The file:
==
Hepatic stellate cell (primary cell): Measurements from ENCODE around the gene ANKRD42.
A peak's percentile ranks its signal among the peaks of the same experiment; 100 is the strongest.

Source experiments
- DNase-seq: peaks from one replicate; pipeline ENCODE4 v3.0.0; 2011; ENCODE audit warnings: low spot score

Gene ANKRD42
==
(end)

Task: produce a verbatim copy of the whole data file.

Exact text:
Hepatic stellate cell (primary cell): Measurements from ENCODE around the gene ANKRD42.
A peak's percentile ranks its signal among the peaks of the same experiment; 100 is the strongest.

Source experiments
- DNase-seq: peaks from one replicate; pipeline ENCODE4 v3.0.0; 2011; ENCODE audit warnings: low spot score

Gene ANKRD42